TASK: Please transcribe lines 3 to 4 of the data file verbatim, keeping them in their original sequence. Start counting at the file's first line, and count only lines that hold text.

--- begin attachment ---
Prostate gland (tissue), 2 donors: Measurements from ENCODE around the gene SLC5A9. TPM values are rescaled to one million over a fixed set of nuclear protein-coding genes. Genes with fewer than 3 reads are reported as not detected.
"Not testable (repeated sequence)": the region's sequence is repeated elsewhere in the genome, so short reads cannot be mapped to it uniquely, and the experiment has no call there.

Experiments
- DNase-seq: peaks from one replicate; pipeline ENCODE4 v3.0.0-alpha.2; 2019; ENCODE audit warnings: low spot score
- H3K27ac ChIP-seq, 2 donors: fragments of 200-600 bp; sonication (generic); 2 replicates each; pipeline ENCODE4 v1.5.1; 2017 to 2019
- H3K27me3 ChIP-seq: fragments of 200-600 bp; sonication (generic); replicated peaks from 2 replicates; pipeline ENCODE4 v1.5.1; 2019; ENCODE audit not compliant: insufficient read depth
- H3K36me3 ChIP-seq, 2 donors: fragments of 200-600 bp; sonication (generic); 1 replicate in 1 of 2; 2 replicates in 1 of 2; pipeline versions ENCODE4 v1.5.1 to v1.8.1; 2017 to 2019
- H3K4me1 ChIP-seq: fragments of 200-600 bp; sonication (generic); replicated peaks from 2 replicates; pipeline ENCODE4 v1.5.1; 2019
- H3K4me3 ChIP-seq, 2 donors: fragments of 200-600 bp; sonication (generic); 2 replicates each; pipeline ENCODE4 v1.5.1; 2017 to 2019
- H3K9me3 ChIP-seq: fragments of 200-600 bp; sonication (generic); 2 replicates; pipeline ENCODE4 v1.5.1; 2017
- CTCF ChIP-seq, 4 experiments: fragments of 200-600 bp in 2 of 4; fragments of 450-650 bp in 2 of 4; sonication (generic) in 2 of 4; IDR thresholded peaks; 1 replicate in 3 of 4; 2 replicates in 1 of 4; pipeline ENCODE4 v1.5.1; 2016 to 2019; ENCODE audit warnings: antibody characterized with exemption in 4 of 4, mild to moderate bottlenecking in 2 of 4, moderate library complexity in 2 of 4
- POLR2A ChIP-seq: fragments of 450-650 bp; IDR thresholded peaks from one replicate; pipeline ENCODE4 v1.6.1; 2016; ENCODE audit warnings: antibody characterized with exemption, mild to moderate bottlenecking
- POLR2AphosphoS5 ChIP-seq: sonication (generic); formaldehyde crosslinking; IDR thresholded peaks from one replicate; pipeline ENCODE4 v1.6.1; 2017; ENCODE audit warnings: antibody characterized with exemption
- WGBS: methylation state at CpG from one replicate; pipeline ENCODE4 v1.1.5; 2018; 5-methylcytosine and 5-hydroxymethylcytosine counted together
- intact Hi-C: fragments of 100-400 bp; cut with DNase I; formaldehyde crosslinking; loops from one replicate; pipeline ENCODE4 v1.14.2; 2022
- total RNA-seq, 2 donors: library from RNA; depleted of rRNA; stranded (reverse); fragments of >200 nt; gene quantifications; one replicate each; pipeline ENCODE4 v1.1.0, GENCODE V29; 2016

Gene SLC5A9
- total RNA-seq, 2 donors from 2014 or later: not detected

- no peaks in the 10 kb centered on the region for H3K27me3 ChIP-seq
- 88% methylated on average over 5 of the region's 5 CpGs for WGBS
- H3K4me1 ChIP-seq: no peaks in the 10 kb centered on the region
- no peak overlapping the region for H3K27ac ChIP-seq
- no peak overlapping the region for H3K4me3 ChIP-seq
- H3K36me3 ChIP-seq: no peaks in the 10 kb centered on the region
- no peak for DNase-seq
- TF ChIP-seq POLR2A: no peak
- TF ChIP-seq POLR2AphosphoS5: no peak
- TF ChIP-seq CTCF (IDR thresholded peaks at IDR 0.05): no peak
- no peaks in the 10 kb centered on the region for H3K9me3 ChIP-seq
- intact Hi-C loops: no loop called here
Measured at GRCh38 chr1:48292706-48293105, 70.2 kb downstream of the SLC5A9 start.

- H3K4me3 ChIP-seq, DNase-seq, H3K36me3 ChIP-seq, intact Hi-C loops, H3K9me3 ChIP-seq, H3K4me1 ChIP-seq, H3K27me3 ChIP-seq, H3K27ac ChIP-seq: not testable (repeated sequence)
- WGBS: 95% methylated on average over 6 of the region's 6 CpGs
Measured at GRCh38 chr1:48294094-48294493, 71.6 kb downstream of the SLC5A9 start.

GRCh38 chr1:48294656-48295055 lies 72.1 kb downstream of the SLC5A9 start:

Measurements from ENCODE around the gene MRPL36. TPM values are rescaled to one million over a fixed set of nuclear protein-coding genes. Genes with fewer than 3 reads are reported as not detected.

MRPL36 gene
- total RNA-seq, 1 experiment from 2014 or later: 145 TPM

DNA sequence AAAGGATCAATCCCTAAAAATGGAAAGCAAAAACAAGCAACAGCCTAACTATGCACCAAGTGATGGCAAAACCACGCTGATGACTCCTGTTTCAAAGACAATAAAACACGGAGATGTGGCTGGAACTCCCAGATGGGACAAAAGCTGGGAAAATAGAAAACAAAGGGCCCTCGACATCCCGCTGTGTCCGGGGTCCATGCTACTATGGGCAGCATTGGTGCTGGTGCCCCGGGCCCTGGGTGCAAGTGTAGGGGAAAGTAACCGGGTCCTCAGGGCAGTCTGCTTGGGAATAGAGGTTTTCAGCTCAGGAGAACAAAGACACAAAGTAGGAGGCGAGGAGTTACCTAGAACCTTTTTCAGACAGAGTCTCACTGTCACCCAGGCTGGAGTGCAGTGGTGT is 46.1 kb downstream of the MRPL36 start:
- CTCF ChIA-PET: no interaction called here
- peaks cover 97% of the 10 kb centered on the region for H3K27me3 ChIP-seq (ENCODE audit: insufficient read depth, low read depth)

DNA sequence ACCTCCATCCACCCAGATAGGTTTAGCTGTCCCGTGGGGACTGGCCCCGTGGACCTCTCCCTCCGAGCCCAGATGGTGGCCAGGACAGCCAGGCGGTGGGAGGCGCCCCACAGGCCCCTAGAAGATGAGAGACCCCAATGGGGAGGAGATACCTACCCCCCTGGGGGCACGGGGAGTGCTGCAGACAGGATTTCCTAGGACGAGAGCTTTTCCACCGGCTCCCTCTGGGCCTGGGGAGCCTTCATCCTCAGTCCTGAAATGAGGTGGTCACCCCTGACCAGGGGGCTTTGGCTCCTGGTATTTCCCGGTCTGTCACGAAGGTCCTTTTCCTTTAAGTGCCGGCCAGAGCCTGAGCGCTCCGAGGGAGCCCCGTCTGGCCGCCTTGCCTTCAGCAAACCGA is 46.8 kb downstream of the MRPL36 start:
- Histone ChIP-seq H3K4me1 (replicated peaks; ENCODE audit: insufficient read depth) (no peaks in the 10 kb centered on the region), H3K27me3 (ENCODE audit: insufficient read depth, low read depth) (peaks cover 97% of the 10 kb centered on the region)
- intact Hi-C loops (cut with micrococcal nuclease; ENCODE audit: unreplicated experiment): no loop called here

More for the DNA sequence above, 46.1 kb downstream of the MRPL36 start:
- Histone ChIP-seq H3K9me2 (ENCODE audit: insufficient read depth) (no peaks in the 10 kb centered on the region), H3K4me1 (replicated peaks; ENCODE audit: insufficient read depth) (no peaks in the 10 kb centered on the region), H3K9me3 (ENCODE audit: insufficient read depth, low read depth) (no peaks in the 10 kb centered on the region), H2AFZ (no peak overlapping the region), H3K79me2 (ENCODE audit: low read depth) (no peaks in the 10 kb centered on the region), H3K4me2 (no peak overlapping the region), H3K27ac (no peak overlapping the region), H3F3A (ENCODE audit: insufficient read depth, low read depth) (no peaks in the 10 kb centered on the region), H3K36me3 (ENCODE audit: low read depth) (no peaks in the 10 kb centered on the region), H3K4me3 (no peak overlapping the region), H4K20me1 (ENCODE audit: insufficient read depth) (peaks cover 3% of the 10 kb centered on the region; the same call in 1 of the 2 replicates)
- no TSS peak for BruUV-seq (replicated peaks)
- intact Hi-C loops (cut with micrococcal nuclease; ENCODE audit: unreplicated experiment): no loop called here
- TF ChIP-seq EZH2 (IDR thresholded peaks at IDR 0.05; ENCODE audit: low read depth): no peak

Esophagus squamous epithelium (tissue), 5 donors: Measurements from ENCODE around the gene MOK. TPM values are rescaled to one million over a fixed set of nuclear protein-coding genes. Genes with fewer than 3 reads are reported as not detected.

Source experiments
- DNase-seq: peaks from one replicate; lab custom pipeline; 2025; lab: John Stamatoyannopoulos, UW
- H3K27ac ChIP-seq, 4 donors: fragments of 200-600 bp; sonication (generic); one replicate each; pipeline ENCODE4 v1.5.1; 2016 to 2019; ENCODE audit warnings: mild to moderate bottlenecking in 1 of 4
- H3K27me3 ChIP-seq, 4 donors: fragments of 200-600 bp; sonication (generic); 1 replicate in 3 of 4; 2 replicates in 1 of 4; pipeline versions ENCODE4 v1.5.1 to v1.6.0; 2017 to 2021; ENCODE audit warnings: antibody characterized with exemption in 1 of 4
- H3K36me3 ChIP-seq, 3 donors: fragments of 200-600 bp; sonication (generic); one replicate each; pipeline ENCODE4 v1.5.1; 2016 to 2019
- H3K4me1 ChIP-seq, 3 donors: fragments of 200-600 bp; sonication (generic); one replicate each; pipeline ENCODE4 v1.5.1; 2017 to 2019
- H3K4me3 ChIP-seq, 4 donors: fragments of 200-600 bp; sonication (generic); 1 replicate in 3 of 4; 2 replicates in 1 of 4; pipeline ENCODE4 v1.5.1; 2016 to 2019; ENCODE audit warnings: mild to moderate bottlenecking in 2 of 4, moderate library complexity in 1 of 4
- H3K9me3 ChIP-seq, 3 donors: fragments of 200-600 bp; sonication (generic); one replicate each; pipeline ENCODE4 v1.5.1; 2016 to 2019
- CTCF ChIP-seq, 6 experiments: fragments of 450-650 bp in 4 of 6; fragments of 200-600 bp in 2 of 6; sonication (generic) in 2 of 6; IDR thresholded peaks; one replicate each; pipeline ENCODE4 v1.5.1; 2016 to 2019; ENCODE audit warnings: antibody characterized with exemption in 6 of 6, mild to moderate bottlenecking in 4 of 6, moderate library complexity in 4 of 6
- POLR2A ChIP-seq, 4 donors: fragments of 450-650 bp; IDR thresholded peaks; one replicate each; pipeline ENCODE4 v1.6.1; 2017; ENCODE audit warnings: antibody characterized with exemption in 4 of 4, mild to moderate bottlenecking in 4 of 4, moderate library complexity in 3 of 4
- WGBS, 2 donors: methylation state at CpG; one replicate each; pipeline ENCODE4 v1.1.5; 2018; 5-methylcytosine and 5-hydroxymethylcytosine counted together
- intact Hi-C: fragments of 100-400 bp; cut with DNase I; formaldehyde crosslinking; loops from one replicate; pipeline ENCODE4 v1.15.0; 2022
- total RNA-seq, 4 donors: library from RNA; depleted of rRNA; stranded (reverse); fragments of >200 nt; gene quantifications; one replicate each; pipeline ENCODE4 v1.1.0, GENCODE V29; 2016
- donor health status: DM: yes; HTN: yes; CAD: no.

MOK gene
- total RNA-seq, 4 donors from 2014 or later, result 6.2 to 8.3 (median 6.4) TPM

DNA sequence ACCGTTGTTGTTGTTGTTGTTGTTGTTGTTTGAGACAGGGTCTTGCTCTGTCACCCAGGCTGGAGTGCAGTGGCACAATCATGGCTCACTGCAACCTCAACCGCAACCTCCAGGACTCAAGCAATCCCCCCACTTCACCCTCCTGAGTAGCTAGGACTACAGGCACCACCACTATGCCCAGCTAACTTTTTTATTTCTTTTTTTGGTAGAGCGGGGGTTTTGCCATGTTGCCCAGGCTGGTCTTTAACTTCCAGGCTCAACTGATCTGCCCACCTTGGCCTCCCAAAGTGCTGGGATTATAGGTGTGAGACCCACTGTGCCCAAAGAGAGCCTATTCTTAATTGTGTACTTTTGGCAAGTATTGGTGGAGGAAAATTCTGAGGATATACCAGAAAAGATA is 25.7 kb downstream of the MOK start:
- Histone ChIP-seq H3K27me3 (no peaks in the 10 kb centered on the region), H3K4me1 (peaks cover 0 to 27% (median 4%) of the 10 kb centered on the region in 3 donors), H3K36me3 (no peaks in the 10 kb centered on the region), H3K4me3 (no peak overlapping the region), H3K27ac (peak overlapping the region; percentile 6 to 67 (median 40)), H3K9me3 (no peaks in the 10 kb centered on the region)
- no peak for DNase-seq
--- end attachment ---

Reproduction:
Experiments
- DNase-seq: peaks from one replicate; pipeline ENCODE4 v3.0.0-alpha.2; 2019; ENCODE audit warnings: low spot score